To the best of our knowledge, this is the first study to evaluate the maintenance dose of LEN following auto-PBSCT. Although no grade 3–4 SAEs were observed in any cohort in our series, 3 patients (60%) assigned to the level 1 dose (10 mg of LEN) experienced progressive grade 2 SAEs and eventually dropped out. As shown in Table II, all 6 patients assigned to level 0 successfully completed at least 12 weeks of continuous administration of 5 mg of LEN without any SAEs. Thus, continuous administration of LEN at 5 mg may be acceptable in terms of safety, although that particular dose may be suboptimal considering the completion rate in our cohorts (i.e., 100% in the 5-mg cohort and 40% in the 10-mg cohort). Therefore, it may be hypothesized that continuous administration of 7.5 mg of LEN may be the next best dose; however, administration of 10 mg of LEN for 21 out of every 28 days may represent a more realistic approach, as a 2.5-mg capsule form is not currently commercially available, and prolonged administration without drug holidays may raise concerns regarding the development of unexpected AEs. Although the number of patients in this study was inadequate for determining the response to therapy, none of the patients exhibited any evidence of disease progression or relapse while on LEN maintenance therapy.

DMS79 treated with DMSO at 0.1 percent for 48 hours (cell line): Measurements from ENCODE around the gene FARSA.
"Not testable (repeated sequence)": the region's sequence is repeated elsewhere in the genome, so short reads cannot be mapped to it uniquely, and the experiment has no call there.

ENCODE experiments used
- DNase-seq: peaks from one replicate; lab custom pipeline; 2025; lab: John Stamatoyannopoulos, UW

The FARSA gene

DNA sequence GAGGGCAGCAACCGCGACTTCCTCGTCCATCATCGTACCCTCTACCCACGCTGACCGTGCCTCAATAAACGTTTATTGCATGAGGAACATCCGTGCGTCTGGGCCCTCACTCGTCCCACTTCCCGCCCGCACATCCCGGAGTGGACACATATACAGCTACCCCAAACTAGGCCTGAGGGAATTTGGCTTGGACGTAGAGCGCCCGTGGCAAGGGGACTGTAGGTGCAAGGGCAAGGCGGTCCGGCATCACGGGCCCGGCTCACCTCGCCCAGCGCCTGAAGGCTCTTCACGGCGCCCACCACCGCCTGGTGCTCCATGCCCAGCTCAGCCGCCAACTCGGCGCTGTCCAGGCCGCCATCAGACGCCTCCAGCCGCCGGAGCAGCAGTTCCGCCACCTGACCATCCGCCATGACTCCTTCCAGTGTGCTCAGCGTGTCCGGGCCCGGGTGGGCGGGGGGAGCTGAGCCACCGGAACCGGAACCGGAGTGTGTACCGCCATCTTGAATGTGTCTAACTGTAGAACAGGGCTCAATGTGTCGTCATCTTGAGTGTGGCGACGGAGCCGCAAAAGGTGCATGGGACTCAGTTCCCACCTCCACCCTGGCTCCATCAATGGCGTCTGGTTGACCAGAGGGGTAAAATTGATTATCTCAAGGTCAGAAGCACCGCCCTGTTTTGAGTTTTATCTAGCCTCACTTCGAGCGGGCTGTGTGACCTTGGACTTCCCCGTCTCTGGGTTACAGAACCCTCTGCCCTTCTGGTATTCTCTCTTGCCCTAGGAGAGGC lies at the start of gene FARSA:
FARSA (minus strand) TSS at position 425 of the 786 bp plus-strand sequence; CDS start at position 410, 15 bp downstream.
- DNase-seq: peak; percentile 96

In conclusion, our small study demonstrated that 5 mg of LEN was acceptable in terms of safety, although maintenance therapy with 10 mg of LEN administration for 21 out of every 28 days may be a more practical strategy for patients with MM following auto-PBSCT.
We would like to thank the nursing staff in all the participating transplant centers for their assistance in the collection of samples from patients included in this study. We are also grateful to the staff in all the participating transplant centers for their excellent patient care.